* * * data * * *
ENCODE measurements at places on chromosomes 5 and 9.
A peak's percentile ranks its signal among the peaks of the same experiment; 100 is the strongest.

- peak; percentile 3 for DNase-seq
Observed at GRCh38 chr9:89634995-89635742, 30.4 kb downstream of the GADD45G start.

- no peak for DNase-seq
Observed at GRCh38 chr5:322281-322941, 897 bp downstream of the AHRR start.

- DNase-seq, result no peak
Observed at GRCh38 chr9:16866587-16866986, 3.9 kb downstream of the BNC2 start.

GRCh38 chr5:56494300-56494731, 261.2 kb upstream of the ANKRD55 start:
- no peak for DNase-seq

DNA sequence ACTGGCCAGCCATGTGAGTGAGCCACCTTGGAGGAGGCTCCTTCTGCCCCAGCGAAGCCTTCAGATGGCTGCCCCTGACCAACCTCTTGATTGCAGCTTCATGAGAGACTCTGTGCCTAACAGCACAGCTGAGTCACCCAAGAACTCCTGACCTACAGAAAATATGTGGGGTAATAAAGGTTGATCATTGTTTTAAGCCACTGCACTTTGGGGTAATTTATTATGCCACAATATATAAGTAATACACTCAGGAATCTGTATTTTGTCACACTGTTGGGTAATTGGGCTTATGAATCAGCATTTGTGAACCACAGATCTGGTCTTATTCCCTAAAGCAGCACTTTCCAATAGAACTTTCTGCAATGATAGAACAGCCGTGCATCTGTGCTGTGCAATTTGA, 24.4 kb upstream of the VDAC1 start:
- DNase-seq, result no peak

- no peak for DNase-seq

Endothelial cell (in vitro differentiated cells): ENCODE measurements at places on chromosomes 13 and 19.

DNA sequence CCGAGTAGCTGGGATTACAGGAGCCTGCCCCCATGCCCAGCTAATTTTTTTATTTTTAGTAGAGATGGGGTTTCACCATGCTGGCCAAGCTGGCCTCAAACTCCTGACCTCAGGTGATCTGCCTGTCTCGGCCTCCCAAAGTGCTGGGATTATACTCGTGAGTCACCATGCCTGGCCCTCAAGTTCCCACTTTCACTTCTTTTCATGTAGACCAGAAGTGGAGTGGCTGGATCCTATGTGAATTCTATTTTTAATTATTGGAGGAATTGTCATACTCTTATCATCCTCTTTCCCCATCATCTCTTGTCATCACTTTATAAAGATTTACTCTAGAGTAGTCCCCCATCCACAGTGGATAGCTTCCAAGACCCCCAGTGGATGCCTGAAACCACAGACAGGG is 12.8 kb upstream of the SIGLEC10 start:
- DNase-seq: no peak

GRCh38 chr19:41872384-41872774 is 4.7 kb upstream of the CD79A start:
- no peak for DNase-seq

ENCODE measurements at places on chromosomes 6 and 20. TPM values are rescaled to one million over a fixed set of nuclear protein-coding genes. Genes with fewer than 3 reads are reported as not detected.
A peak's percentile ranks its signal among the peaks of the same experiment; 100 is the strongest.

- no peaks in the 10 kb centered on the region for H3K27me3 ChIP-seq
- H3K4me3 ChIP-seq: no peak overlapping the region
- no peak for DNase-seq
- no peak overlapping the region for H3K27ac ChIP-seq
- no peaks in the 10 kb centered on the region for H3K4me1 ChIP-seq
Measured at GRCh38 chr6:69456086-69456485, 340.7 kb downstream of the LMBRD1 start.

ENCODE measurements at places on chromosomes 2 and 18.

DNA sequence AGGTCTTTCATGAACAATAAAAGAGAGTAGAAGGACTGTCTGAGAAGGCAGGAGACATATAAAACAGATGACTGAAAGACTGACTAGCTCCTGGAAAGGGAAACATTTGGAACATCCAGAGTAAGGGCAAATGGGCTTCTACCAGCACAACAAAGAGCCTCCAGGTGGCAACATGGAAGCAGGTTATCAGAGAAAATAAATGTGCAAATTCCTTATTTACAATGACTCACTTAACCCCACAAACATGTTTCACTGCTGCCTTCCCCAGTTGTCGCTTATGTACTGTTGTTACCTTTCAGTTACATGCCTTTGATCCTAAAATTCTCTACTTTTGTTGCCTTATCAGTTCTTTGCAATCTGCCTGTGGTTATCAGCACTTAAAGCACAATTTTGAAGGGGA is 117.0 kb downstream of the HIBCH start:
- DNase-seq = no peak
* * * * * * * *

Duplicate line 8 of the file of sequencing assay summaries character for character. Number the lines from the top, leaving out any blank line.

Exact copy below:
Observed at GRCh38 chr9:16866587-16866986, 3.9 kb downstream of the BNC2 start.